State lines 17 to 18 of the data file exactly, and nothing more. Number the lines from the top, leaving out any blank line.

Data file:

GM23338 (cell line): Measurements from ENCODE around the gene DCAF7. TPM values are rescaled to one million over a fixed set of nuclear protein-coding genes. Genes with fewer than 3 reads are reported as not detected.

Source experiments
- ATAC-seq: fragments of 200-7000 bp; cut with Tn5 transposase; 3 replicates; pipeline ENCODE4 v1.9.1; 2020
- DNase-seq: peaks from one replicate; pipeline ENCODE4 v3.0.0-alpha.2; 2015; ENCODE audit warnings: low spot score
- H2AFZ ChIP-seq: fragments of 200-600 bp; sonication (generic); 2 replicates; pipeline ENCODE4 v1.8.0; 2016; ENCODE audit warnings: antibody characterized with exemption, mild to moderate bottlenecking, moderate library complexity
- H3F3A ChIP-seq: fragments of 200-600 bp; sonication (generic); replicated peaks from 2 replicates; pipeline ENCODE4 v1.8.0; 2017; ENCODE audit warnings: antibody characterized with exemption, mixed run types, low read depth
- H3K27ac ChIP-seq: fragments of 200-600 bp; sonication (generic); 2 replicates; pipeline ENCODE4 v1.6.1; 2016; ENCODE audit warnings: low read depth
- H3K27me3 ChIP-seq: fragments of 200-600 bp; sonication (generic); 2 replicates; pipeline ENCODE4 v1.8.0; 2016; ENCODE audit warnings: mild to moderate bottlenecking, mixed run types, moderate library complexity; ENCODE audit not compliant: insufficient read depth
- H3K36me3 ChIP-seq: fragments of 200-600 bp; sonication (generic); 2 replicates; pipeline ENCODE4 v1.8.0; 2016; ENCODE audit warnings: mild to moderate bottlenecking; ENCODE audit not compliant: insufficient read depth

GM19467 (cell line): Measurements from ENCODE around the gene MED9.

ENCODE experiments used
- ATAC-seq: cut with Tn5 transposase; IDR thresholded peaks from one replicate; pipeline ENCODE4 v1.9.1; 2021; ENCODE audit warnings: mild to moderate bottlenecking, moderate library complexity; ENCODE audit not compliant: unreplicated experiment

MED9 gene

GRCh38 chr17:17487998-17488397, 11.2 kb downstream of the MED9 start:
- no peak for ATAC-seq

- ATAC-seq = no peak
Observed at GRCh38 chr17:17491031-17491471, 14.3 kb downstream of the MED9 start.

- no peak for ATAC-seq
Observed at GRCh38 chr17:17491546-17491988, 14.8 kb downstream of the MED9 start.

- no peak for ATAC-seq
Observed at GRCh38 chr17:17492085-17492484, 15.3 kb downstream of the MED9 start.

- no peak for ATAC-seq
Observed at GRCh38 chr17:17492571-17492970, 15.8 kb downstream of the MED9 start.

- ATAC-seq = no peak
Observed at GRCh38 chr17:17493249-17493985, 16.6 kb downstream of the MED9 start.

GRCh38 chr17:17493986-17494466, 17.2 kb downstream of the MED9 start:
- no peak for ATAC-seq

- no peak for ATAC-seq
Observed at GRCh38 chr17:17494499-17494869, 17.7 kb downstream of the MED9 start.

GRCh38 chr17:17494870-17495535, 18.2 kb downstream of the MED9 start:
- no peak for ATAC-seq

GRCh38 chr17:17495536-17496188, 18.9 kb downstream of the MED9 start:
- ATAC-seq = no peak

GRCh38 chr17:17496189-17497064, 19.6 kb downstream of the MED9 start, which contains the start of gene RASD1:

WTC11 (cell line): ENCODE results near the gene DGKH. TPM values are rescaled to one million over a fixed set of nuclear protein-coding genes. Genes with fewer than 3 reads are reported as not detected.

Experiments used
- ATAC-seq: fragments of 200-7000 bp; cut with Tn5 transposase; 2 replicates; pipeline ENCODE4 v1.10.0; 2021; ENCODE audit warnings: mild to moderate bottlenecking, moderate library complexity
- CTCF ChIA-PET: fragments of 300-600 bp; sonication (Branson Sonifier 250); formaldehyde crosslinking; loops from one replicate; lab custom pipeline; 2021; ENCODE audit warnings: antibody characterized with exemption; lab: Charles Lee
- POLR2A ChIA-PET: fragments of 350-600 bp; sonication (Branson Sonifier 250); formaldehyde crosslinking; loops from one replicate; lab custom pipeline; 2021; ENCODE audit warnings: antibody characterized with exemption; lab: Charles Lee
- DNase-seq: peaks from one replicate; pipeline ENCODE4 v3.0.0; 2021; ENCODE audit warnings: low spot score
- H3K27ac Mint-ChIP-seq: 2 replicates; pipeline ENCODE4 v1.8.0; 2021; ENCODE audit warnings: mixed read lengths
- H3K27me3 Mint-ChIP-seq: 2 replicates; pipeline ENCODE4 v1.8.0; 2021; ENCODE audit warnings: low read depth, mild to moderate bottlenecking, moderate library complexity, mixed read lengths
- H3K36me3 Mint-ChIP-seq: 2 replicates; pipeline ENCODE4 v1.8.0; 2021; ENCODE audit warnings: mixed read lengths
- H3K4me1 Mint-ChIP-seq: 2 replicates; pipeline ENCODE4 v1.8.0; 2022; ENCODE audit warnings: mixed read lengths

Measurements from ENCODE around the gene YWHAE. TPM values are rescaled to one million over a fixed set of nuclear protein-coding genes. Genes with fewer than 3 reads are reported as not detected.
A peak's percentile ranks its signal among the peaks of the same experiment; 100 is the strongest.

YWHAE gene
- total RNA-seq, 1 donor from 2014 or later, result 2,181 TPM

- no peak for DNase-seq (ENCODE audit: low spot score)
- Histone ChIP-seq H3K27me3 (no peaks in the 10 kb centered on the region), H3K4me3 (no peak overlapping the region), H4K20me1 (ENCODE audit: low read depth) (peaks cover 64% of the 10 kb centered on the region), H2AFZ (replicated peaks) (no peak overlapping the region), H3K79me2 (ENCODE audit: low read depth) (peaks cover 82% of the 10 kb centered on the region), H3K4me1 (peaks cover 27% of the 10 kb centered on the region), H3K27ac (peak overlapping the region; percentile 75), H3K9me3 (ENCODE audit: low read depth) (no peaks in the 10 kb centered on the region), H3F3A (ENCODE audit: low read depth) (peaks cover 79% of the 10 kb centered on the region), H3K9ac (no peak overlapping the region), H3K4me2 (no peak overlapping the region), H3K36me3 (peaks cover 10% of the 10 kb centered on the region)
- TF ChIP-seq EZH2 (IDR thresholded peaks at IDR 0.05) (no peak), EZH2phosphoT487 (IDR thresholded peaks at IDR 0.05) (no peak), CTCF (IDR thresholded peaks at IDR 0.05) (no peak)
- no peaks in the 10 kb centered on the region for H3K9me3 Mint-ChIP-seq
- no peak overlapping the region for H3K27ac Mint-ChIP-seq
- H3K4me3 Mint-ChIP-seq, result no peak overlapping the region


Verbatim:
Observed at GRCh38 chr17:17491031-17491471, 14.3 kb downstream of the MED9 start.

- no peak for ATAC-seq